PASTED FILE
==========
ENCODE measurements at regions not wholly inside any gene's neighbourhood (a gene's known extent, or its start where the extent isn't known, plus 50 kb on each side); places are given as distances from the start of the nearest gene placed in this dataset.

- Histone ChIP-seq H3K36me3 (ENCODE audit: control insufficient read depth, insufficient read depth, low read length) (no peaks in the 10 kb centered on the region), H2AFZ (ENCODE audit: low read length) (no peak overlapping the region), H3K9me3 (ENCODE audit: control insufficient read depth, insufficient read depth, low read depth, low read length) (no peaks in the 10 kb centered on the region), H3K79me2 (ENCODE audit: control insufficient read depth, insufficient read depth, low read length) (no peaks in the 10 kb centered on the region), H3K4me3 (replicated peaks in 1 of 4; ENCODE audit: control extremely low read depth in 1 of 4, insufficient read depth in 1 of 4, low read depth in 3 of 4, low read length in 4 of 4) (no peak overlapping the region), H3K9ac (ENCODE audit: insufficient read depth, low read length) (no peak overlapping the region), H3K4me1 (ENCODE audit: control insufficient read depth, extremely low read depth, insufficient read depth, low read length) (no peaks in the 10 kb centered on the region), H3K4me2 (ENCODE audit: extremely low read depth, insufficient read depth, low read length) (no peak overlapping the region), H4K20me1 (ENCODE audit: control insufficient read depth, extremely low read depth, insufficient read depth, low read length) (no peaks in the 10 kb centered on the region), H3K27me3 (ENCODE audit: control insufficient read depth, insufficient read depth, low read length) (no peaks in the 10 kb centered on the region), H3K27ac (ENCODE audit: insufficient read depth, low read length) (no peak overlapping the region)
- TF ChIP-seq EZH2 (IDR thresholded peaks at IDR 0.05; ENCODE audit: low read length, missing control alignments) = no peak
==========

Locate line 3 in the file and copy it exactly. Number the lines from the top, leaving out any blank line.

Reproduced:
- TF ChIP-seq EZH2 (IDR thresholded peaks at IDR 0.05; ENCODE audit: low read length, missing control alignments) = no peak